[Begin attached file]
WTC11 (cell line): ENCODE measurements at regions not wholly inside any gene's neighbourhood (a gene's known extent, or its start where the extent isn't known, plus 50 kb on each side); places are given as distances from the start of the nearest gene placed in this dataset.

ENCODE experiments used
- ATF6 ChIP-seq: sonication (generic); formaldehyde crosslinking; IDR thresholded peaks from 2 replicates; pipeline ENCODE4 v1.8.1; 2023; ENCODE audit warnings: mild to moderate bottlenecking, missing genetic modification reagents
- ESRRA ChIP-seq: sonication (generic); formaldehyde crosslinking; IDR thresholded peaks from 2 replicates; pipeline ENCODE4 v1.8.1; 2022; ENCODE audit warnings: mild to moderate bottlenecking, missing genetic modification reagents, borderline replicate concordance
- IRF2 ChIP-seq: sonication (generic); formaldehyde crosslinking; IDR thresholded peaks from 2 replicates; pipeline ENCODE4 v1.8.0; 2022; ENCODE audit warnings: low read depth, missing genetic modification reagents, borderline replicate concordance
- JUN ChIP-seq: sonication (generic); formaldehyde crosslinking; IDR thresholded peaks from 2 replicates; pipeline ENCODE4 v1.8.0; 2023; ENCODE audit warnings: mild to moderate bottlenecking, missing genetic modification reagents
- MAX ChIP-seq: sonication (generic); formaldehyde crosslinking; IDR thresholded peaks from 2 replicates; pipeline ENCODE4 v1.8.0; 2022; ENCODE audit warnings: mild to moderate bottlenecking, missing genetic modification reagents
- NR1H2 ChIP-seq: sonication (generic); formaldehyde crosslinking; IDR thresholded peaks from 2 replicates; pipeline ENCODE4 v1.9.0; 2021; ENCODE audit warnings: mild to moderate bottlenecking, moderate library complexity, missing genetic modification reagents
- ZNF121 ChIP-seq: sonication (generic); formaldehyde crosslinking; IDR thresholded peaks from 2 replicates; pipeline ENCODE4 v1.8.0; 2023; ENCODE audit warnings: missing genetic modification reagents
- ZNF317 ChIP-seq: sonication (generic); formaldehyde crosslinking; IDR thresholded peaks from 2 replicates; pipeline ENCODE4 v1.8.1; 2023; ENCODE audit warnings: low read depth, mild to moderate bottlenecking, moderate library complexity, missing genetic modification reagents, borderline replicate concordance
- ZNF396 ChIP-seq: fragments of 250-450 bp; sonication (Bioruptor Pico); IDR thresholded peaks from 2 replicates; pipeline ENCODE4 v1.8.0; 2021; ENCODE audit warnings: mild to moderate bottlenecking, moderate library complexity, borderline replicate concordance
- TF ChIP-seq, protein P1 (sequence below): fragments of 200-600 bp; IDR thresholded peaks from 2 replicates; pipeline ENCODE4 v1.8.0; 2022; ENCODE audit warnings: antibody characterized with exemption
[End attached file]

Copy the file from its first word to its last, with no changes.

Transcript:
WTC11 (cell line): ENCODE measurements at regions not wholly inside any gene's neighbourhood (a gene's known extent, or its start where the extent isn't known, plus 50 kb on each side); places are given as distances from the start of the nearest gene placed in this dataset.

ENCODE experiments used
- ATF6 ChIP-seq: sonication (generic); formaldehyde crosslinking; IDR thresholded peaks from 2 replicates; pipeline ENCODE4 v1.8.1; 2023; ENCODE audit warnings: mild to moderate bottlenecking, missing genetic modification reagents
- ESRRA ChIP-seq: sonication (generic); formaldehyde crosslinking; IDR thresholded peaks from 2 replicates; pipeline ENCODE4 v1.8.1; 2022; ENCODE audit warnings: mild to moderate bottlenecking, missing genetic modification reagents, borderline replicate concordance
- IRF2 ChIP-seq: sonication (generic); formaldehyde crosslinking; IDR thresholded peaks from 2 replicates; pipeline ENCODE4 v1.8.0; 2022; ENCODE audit warnings: low read depth, missing genetic modification reagents, borderline replicate concordance
- JUN ChIP-seq: sonication (generic); formaldehyde crosslinking; IDR thresholded peaks from 2 replicates; pipeline ENCODE4 v1.8.0; 2023; ENCODE audit warnings: mild to moderate bottlenecking, missing genetic modification reagents
- MAX ChIP-seq: sonication (generic); formaldehyde crosslinking; IDR thresholded peaks from 2 replicates; pipeline ENCODE4 v1.8.0; 2022; ENCODE audit warnings: mild to moderate bottlenecking, missing genetic modification reagents
- NR1H2 ChIP-seq: sonication (generic); formaldehyde crosslinking; IDR thresholded peaks from 2 replicates; pipeline ENCODE4 v1.9.0; 2021; ENCODE audit warnings: mild to moderate bottlenecking, moderate library complexity, missing genetic modification reagents
- ZNF121 ChIP-seq: sonication (generic); formaldehyde crosslinking; IDR thresholded peaks from 2 replicates; pipeline ENCODE4 v1.8.0; 2023; ENCODE audit warnings: missing genetic modification reagents
- ZNF317 ChIP-seq: sonication (generic); formaldehyde crosslinking; IDR thresholded peaks from 2 replicates; pipeline ENCODE4 v1.8.1; 2023; ENCODE audit warnings: low read depth, mild to moderate bottlenecking, moderate library complexity, missing genetic modification reagents, borderline replicate concordance
- ZNF396 ChIP-seq: fragments of 250-450 bp; sonication (Bioruptor Pico); IDR thresholded peaks from 2 replicates; pipeline ENCODE4 v1.8.0; 2021; ENCODE audit warnings: mild to moderate bottlenecking, moderate library complexity, borderline replicate concordance
- TF ChIP-seq, protein P1 (sequence below): fragments of 200-600 bp; IDR thresholded peaks from 2 replicates; pipeline ENCODE4 v1.8.0; 2022; ENCODE audit warnings: antibody characterized with exemption